The Chairman reassures investors that this structure is by design a key component to the financial strength of Berkshires insurance companies.

“That strength will never be compromised.” Buffet says, before elaborating further.

“If our premiums exceed the total of our expenses and eventual losses, our insurance operation registers an underwriting profit that adds to the investment income the float produces. When such a profit is earned, we enjoy the use of free money – and, better yet, get paid for holding it.”

Berkshire Hathaway 2019 Shareholder Letter, page 8

For the P/C industry as a whole, float has become less valuable financially. Buffet claims this is because P/C investment strategies consist “heavily” and “properly” of high-grade bonds. This makes interest rates paramount. However, rates have been “pathetically low” recently.

Insurers were thus forced into “recycling old investments” into lower-yielding ones by “maturities or issue-call provisions”. Previously, insurers could earn 5 or 6 cents for each dollar of float, while now only 2 to 3 cents is taken (even lower for operations located in countries with negative interest rates).

Dangerous games may be played by some insurers where they mitigate losses by purchasing lower-quality bonds or non-liquid “alternative investments”, with Buffet calling this a game most institutions are “ill-equipped to play”.

The reasons why Berkshire’s position in general is far better than other insurers is primarily due to it’s “unrivalled mountain of capital”, “abundance of cash”, and a “huge and diverse stream of non-insurance earnings” that allow for far more investment flexibility, as quoted from the letter.

“Disciplined risk evaluation is the daily focus of our insurance managers, who know that the rewards of float can be drowned by poor underwriting results”

Berkshire Hathaway 2019 Shareholder Letter, page 8

“Berkshire Hathaway Energy” (BHE)

Berkshire Hathaway purchased 76% of BHE back in 2000. At this point in time, residential customers in Iowa paid an average of 8.8 cents / kilowatt-hour (kWh). Prices for these customers have since risen less than 1%, with the promise of no base-rate price increase through 2028.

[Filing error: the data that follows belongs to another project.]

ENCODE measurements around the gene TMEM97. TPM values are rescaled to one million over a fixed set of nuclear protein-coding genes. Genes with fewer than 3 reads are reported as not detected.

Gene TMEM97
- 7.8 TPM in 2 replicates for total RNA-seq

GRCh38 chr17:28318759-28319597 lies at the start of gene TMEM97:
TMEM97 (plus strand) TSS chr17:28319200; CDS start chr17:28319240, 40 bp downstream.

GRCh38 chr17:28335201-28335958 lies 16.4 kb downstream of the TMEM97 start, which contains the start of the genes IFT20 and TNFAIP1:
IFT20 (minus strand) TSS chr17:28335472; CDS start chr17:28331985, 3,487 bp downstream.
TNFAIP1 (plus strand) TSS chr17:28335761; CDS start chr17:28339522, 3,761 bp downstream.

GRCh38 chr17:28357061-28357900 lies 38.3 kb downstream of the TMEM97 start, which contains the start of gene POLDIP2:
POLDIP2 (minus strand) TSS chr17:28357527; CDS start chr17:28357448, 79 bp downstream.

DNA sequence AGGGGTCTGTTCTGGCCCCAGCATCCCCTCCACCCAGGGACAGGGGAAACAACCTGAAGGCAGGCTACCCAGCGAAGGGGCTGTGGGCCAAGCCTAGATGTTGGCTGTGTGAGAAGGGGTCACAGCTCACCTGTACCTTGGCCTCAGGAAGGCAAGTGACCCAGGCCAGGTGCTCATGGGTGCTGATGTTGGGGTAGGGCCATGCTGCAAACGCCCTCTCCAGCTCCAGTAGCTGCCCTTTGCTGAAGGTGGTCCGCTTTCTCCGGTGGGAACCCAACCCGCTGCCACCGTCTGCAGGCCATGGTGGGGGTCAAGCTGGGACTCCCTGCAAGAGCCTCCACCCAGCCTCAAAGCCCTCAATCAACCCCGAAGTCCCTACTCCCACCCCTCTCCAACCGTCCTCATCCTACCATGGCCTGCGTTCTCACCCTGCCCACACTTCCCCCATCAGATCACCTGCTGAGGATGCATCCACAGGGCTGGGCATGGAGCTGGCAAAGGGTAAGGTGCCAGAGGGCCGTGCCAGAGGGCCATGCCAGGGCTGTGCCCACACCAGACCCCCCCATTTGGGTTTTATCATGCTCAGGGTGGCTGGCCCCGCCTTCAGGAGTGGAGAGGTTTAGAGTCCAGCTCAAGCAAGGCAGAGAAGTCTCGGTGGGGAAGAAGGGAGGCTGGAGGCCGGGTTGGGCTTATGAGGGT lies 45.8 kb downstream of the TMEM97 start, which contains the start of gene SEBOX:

As for other investor-owned Iowa utility, residential customers were charged 61% higher than that of BHE. “Recently, that utility received a rate increase that will widen the gap to 70%.” said Buffet.

BHE’s generation of wind energy into electricity is cited as the reason for the extraordinary differences in rates. In 2021, 25.2 million mega-watt hours (mWh) is expected to be generated in Iowa by turbines owned and operated by BHE.

Annual needs of residential customers in Iowa are around 24.6 million mWh, marking Berkshire’s utility reaching self-sufficiency in the state. In comparison, “that other Iowa utility” generates less than 10% of it’s power from wind energy.

“We know of no other investor-owned utility, wherever located, that by 2021 will have achieved a position of wind self-sufficiency”

Berkshire Hathaway 2019 Shareholder Letter, page 9

Of course, wind turbines do not always turn, thus resulting in BHE resorting to other non-wind generating capacity to secure the electricity needed. On the flip-side, during times of energy surplus from wind, excess power is sold to other utilities via “the grid”. This offers a supplement to carbon resources such as coal and natural gas.